In commemoration of World Tuberculosis Day, which is observed on March 24, the State Health Department has announced plans to deploy high-end molecular testing machines in tribal belts of Maharashtra for faster detection of the disease. Renewing the pledge of eradicating TB by 2025, senior health officials said they want to expand advanced TB testing facilities so that it can reach people living in hinterlands.
Machines can detect TB with low bacterial rates
“Our main aim is to enhance the early detection rate of TB, control transmission and enable faster access to treatment. Moreover, this advanced machine will detect TB in sputum samples with a low bacterial load, which often go undetected under a microscope,” explained a doctor.
According to the plan, the Health Department will procure an additional 100 indigenous molecular-testing machines called TrueNat. Currently, there are 229 TrueNat machines at public hospitals in urban areas. “We will be raising funds through the corporate social responsibility (CSR) initiative for the procurement of these machines. We have also demanded additional 460 TrueNat machines from the Centre’s TB division, which will be installed at rural public health centres,” said senior official from the Directorate of Health Services (DHS).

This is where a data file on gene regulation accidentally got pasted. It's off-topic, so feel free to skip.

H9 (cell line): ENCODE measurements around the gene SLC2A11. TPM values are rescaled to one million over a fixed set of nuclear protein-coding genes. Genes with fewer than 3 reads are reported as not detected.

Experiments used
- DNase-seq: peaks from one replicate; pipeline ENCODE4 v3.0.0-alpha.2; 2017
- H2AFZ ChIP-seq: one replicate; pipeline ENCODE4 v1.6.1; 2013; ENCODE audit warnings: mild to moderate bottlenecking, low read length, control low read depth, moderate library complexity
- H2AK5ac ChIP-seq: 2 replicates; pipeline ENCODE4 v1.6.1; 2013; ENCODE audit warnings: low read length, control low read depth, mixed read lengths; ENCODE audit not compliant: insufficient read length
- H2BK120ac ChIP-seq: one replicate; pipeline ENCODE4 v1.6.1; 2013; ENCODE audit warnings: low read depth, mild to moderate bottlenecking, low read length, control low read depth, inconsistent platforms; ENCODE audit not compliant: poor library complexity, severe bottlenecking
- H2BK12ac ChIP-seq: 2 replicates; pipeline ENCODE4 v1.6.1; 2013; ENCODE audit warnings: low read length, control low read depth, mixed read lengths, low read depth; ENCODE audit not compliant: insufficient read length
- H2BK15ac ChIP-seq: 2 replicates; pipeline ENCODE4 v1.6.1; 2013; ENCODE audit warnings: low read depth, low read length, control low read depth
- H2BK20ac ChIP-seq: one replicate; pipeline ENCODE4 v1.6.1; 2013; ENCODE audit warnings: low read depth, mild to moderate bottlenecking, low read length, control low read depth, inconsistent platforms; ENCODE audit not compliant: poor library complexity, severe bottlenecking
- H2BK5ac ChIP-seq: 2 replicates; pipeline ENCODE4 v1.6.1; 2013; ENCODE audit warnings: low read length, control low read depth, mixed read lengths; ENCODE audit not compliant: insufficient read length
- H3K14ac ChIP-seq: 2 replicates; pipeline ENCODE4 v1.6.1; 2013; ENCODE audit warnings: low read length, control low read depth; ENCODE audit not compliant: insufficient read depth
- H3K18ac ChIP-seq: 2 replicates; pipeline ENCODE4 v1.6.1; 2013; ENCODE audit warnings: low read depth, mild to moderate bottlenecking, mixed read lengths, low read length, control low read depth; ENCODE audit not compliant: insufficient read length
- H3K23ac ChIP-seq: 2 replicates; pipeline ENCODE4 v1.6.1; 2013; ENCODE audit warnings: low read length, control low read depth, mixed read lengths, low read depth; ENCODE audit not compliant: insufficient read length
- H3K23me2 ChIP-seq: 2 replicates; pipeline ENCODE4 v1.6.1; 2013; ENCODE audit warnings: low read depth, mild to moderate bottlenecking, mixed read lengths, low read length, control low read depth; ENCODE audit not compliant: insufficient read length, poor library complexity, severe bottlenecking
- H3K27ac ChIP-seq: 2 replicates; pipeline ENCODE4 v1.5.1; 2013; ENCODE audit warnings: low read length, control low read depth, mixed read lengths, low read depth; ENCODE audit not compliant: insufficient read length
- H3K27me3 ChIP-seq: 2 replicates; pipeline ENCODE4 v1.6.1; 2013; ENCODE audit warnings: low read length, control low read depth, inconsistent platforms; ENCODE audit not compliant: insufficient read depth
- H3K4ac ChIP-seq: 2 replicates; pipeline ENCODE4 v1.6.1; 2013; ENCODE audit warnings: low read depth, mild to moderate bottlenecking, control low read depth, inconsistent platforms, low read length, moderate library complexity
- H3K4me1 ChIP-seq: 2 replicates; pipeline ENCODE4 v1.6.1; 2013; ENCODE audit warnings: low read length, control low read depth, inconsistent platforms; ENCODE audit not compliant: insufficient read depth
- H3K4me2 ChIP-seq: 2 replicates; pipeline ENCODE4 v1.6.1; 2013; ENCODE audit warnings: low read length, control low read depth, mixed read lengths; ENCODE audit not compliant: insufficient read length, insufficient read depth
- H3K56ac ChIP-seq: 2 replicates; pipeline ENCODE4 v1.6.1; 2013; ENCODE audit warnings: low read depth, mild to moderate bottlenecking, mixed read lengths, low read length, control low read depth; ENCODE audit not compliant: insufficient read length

WHO recommends use of molecular tests to detect TB
The World Health Organisation has recommended the use of molecular tests for TB detection instead of smear microscopy as the former gives more precise results. The made-in-India TrueNat machine is the indigenous version of the US-made Cartridge-Based Nucleic Acid Amplification Test (CBNAAT), also known as GeneXpert. India has been importing and using these expensive CBNAAT machines to detect MDR-TB (drug-resistant tuberculosis) since 2015.
Health experts say advanced machines will boost TB detection
Welcoming the move, health experts said installing advanced machines in tribal areas will not only boost TB detection but also medical facilities as they will be available at the doorstep of people. “There is a need to create more awareness related to TB so that people come forward for treatment instead of getting scared of living with a taboo. Advance machines in tribal areas will be a gamechanger as we will get an exact number of people living with TB. The data will help in (formulating) TB eradication programmes,” they said.